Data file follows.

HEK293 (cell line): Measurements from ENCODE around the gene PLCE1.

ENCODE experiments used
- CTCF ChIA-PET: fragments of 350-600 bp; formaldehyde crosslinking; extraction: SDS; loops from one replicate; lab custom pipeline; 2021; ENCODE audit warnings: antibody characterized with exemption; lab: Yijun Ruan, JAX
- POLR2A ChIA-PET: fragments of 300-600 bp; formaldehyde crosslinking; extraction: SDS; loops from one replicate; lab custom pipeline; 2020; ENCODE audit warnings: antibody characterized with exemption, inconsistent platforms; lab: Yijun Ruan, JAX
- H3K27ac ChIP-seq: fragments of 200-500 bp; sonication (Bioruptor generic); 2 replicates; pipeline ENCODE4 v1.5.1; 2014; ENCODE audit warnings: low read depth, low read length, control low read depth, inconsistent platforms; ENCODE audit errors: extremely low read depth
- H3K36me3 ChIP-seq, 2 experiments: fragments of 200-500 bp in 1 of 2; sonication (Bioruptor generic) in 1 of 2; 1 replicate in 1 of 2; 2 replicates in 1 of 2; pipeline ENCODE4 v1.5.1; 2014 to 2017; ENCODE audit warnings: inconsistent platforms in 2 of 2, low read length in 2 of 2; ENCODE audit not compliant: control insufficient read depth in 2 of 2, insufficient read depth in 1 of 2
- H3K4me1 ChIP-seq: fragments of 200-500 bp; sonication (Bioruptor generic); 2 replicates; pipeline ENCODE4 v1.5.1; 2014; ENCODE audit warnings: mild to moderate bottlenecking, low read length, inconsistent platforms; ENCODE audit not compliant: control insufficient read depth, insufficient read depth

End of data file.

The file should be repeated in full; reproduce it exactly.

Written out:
HEK293 (cell line): Measurements from ENCODE around the gene PLCE1.

ENCODE experiments used
- CTCF ChIA-PET: fragments of 350-600 bp; formaldehyde crosslinking; extraction: SDS; loops from one replicate; lab custom pipeline; 2021; ENCODE audit warnings: antibody characterized with exemption; lab: Yijun Ruan, JAX
- POLR2A ChIA-PET: fragments of 300-600 bp; formaldehyde crosslinking; extraction: SDS; loops from one replicate; lab custom pipeline; 2020; ENCODE audit warnings: antibody characterized with exemption, inconsistent platforms; lab: Yijun Ruan, JAX
- H3K27ac ChIP-seq: fragments of 200-500 bp; sonication (Bioruptor generic); 2 replicates; pipeline ENCODE4 v1.5.1; 2014; ENCODE audit warnings: low read depth, low read length, control low read depth, inconsistent platforms; ENCODE audit errors: extremely low read depth
- H3K36me3 ChIP-seq, 2 experiments: fragments of 200-500 bp in 1 of 2; sonication (Bioruptor generic) in 1 of 2; 1 replicate in 1 of 2; 2 replicates in 1 of 2; pipeline ENCODE4 v1.5.1; 2014 to 2017; ENCODE audit warnings: inconsistent platforms in 2 of 2, low read length in 2 of 2; ENCODE audit not compliant: control insufficient read depth in 2 of 2, insufficient read depth in 1 of 2
- H3K4me1 ChIP-seq: fragments of 200-500 bp; sonication (Bioruptor generic); 2 replicates; pipeline ENCODE4 v1.5.1; 2014; ENCODE audit warnings: mild to moderate bottlenecking, low read length, inconsistent platforms; ENCODE audit not compliant: control insufficient read depth, insufficient read depth